The Iranian regime’s characteristically awkward brutality recently handed the country’s opposition Green Movement its second female icon since protests began two years ago over allegedly rigged elections. The first one, in 2009, was Neda Agha Soltan, a 26-year-old whose death at the hands of Iran’s security forces was caught on camera, and broadcast on YouTube. Two years later it’s Haleh Sahabi, 54, a civil liberties activist and the daughter of late Iranian dissident Ezzatollah Sahabi.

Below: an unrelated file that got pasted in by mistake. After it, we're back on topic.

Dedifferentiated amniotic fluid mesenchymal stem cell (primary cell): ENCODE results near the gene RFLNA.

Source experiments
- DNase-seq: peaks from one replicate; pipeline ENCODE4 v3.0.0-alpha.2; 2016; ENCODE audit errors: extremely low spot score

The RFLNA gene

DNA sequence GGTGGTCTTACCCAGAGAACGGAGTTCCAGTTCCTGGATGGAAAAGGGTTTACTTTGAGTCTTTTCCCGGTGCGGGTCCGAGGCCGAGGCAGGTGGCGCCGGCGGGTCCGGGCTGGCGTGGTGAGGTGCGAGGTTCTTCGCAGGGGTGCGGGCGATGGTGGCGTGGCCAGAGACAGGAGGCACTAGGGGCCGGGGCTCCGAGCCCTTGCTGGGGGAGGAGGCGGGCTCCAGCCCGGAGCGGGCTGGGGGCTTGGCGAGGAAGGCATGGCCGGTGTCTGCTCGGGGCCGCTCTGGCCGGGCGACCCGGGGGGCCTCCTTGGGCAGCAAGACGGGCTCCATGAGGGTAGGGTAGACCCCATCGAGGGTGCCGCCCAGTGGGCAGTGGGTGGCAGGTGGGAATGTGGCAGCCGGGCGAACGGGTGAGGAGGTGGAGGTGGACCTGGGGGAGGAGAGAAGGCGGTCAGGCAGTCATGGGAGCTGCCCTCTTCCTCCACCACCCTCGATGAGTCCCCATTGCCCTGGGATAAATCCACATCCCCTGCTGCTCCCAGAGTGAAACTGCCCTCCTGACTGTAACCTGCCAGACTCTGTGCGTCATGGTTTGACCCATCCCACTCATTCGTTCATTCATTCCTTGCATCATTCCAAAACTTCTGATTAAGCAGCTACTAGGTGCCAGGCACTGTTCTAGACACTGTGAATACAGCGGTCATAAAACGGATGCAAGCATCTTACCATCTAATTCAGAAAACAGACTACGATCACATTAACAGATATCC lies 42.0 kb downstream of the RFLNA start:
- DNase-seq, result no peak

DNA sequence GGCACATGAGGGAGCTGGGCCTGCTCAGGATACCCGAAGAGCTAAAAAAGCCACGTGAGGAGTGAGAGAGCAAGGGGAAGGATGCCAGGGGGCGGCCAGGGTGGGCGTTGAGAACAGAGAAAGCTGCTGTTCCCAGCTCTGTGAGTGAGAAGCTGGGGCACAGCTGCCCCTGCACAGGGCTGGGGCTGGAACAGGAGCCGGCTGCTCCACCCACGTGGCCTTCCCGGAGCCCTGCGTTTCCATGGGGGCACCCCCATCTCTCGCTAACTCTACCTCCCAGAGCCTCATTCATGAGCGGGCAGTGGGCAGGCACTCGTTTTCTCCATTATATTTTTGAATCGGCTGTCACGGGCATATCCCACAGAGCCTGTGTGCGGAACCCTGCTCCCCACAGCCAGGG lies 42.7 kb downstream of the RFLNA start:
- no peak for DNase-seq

She was serving a two-year prison term for participating in the 2009 protests, but was temporarily released to attend her father’s funeral on June 1. However, the regime is wary of funerals tied to dissidents and their families, fearing they might turn into anti-government gatherings after it banned the opposition from holding official rallies. And according to eyewitness accounts that the government disputes, when Haleh Sahabi set out to attend the mourning ceremony, she was attacked by plainclothes security agents who tried to stop the procession. In the scuffle, Sahabi suffered a fatal cardiac arrest. Her death has triggered an outpouring of sympathy and outrage from Iranians at home and abroad. She has already been dubbed Iran’s Antigone, after the Greek heroine who was killed for burying her brother.